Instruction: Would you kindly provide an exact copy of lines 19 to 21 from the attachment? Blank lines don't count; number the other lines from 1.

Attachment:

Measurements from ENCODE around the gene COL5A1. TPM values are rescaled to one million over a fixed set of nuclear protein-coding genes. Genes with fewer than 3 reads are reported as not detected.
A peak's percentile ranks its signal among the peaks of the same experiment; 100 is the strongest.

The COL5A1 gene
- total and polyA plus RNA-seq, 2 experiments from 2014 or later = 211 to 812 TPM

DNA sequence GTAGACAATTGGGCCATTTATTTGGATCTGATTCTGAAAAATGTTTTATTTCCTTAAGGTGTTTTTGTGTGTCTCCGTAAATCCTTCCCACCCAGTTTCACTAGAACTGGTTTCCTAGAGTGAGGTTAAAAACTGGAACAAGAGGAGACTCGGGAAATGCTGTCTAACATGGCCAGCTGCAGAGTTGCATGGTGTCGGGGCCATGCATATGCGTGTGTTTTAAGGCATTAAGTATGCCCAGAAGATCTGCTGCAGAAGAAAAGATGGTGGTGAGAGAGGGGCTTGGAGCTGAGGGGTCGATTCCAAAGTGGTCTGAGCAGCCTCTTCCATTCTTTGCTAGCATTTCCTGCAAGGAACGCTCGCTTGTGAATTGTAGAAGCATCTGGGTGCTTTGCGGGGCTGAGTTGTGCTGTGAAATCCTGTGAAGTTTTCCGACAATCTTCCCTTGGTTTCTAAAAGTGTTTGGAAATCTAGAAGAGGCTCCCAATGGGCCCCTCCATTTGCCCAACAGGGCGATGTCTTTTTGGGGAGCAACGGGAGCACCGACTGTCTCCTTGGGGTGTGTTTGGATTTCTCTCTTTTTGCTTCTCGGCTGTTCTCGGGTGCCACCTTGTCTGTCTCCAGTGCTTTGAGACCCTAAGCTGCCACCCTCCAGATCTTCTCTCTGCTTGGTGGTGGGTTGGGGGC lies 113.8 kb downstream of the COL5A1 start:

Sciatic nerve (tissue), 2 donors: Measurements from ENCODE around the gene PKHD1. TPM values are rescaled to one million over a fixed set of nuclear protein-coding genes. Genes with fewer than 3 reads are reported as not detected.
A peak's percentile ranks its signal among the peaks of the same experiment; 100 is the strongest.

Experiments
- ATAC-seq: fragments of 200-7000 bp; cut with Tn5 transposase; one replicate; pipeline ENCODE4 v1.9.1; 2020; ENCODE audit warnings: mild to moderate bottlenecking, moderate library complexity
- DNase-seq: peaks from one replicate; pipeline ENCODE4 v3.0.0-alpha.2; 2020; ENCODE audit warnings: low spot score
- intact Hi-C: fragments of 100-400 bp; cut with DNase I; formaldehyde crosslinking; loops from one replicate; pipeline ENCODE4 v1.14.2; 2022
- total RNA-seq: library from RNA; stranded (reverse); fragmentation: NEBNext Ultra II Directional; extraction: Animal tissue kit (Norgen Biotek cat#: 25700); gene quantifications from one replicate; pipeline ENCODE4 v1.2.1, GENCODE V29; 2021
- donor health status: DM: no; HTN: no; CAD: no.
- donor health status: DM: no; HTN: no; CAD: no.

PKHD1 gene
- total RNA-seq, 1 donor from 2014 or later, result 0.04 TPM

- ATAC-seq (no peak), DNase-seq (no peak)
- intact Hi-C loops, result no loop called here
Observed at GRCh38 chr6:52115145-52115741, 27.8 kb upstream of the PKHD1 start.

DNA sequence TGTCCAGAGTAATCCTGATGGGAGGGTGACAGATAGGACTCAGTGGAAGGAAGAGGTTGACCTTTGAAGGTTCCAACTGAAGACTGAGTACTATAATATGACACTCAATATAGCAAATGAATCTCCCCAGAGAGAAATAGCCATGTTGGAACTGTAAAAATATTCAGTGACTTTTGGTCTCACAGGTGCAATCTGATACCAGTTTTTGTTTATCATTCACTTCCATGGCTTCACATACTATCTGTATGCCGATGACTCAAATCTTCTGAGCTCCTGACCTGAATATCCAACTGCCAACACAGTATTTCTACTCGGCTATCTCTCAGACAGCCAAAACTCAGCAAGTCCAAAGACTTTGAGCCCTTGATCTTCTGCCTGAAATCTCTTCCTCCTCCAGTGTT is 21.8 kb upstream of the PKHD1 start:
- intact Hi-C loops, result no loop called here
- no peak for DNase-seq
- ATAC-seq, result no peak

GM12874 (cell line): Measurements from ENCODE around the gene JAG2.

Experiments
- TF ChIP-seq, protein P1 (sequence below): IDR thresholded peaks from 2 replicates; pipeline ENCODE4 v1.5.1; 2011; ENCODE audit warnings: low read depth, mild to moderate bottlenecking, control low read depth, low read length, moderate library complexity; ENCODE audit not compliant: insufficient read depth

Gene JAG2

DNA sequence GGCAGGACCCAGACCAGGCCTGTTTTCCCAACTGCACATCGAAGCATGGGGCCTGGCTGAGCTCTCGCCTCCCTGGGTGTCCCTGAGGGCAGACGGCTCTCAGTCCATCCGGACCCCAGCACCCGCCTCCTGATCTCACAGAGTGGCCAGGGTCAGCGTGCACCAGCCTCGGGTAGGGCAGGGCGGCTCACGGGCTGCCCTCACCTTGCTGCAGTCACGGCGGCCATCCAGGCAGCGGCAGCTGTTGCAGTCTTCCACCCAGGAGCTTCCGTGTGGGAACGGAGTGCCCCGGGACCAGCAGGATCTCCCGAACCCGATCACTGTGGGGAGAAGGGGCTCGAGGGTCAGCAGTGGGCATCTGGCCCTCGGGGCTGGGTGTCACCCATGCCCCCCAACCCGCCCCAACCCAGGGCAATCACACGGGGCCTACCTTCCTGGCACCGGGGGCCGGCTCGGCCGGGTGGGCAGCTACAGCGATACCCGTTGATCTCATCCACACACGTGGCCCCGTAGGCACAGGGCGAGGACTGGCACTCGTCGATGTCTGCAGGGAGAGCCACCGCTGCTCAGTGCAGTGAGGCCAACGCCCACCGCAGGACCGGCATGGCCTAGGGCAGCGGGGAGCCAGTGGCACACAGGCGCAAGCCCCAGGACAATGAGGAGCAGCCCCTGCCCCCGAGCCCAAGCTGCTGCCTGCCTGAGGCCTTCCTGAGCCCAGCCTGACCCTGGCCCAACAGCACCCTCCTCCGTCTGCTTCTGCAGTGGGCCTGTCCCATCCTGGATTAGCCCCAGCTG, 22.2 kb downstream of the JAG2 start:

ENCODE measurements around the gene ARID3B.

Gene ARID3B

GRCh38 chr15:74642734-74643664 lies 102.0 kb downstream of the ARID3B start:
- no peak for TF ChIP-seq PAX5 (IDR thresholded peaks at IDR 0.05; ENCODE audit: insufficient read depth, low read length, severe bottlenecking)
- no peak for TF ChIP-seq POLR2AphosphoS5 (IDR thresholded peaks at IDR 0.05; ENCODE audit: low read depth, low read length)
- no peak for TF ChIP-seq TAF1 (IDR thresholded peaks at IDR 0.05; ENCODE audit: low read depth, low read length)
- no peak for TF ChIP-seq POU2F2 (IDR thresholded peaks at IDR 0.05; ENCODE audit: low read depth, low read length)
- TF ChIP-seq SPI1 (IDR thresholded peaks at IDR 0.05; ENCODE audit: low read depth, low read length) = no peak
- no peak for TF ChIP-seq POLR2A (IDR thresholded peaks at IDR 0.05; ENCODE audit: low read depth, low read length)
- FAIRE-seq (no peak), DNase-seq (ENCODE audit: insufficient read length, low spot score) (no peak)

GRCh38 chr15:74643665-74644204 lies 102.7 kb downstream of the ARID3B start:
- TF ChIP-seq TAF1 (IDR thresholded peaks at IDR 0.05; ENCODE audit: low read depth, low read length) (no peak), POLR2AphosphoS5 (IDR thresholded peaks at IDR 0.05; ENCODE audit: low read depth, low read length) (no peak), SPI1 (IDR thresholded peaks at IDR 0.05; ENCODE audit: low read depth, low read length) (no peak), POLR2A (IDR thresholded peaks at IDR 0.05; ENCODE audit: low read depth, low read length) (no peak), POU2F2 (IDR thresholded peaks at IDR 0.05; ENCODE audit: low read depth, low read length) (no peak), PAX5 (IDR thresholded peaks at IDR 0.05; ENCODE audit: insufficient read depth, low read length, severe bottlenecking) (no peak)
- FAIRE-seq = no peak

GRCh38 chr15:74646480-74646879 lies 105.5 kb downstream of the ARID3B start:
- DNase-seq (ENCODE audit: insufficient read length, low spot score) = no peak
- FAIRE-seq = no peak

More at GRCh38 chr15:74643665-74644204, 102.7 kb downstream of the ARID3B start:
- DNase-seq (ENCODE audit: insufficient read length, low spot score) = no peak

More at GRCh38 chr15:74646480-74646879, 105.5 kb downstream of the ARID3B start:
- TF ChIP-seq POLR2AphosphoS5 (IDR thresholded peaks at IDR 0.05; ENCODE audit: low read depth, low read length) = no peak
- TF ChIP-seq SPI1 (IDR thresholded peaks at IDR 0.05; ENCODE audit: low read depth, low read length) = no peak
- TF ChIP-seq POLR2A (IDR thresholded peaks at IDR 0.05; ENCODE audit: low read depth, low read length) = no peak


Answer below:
Observed at GRCh38 chr6:52115145-52115741, 27.8 kb upstream of the PKHD1 start.

DNA sequence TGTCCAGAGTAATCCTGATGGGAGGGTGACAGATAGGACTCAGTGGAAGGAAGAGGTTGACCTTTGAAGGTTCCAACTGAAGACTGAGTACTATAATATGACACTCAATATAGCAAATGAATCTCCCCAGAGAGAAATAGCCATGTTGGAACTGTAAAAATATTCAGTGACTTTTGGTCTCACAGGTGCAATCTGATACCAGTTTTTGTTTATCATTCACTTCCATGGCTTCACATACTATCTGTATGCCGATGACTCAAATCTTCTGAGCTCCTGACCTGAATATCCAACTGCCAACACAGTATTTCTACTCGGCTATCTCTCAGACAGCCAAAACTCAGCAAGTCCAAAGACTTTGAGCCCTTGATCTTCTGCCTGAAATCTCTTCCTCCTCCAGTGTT is 21.8 kb upstream of the PKHD1 start:
- intact Hi-C loops, result no loop called here